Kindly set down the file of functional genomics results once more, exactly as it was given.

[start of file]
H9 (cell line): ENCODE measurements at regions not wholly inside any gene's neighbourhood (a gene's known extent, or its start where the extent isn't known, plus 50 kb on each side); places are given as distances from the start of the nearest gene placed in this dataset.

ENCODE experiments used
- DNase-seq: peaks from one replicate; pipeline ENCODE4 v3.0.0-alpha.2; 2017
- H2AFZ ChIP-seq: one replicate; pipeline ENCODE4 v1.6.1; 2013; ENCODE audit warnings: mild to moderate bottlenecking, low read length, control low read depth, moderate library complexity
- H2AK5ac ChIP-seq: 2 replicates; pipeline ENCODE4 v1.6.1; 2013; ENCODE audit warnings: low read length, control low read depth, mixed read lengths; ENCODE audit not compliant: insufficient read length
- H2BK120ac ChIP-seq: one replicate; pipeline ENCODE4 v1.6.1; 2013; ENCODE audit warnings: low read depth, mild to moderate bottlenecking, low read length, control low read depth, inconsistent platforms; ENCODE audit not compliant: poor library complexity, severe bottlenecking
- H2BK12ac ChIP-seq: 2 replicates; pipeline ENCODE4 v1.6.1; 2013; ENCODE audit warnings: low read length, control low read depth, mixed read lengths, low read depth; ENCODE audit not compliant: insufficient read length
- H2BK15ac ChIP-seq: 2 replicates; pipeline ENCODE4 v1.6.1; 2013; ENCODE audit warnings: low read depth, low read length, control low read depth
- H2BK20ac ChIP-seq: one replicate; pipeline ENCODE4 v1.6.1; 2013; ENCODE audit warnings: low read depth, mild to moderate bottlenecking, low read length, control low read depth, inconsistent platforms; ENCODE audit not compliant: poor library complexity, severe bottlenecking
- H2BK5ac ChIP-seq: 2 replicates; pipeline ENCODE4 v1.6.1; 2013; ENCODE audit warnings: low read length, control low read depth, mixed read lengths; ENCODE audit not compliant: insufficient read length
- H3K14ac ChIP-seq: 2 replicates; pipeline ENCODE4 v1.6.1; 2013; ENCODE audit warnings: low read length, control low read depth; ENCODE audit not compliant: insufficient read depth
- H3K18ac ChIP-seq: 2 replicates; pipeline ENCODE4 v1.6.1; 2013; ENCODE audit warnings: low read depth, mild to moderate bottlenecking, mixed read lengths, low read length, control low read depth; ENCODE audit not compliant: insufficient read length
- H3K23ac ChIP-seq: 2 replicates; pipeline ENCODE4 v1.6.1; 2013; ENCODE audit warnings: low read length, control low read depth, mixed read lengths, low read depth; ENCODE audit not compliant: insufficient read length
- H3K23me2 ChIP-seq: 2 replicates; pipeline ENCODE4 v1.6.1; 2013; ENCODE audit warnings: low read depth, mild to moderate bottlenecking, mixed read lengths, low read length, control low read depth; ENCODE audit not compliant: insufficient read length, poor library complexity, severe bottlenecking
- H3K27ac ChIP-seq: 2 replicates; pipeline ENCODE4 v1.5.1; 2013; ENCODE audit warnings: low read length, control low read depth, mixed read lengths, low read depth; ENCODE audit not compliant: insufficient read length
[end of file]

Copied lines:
H9 (cell line): ENCODE measurements at regions not wholly inside any gene's neighbourhood (a gene's known extent, or its start where the extent isn't known, plus 50 kb on each side); places are given as distances from the start of the nearest gene placed in this dataset.

ENCODE experiments used
- DNase-seq: peaks from one replicate; pipeline ENCODE4 v3.0.0-alpha.2; 2017
- H2AFZ ChIP-seq: one replicate; pipeline ENCODE4 v1.6.1; 2013; ENCODE audit warnings: mild to moderate bottlenecking, low read length, control low read depth, moderate library complexity
- H2AK5ac ChIP-seq: 2 replicates; pipeline ENCODE4 v1.6.1; 2013; ENCODE audit warnings: low read length, control low read depth, mixed read lengths; ENCODE audit not compliant: insufficient read length
- H2BK120ac ChIP-seq: one replicate; pipeline ENCODE4 v1.6.1; 2013; ENCODE audit warnings: low read depth, mild to moderate bottlenecking, low read length, control low read depth, inconsistent platforms; ENCODE audit not compliant: poor library complexity, severe bottlenecking
- H2BK12ac ChIP-seq: 2 replicates; pipeline ENCODE4 v1.6.1; 2013; ENCODE audit warnings: low read length, control low read depth, mixed read lengths, low read depth; ENCODE audit not compliant: insufficient read length
- H2BK15ac ChIP-seq: 2 replicates; pipeline ENCODE4 v1.6.1; 2013; ENCODE audit warnings: low read depth, low read length, control low read depth
- H2BK20ac ChIP-seq: one replicate; pipeline ENCODE4 v1.6.1; 2013; ENCODE audit warnings: low read depth, mild to moderate bottlenecking, low read length, control low read depth, inconsistent platforms; ENCODE audit not compliant: poor library complexity, severe bottlenecking
- H2BK5ac ChIP-seq: 2 replicates; pipeline ENCODE4 v1.6.1; 2013; ENCODE audit warnings: low read length, control low read depth, mixed read lengths; ENCODE audit not compliant: insufficient read length
- H3K14ac ChIP-seq: 2 replicates; pipeline ENCODE4 v1.6.1; 2013; ENCODE audit warnings: low read length, control low read depth; ENCODE audit not compliant: insufficient read depth
- H3K18ac ChIP-seq: 2 replicates; pipeline ENCODE4 v1.6.1; 2013; ENCODE audit warnings: low read depth, mild to moderate bottlenecking, mixed read lengths, low read length, control low read depth; ENCODE audit not compliant: insufficient read length
- H3K23ac ChIP-seq: 2 replicates; pipeline ENCODE4 v1.6.1; 2013; ENCODE audit warnings: low read length, control low read depth, mixed read lengths, low read depth; ENCODE audit not compliant: insufficient read length
- H3K23me2 ChIP-seq: 2 replicates; pipeline ENCODE4 v1.6.1; 2013; ENCODE audit warnings: low read depth, mild to moderate bottlenecking, mixed read lengths, low read length, control low read depth; ENCODE audit not compliant: insufficient read length, poor library complexity, severe bottlenecking
- H3K27ac ChIP-seq: 2 replicates; pipeline ENCODE4 v1.5.1; 2013; ENCODE audit warnings: low read length, control low read depth, mixed read lengths, low read depth; ENCODE audit not compliant: insufficient read length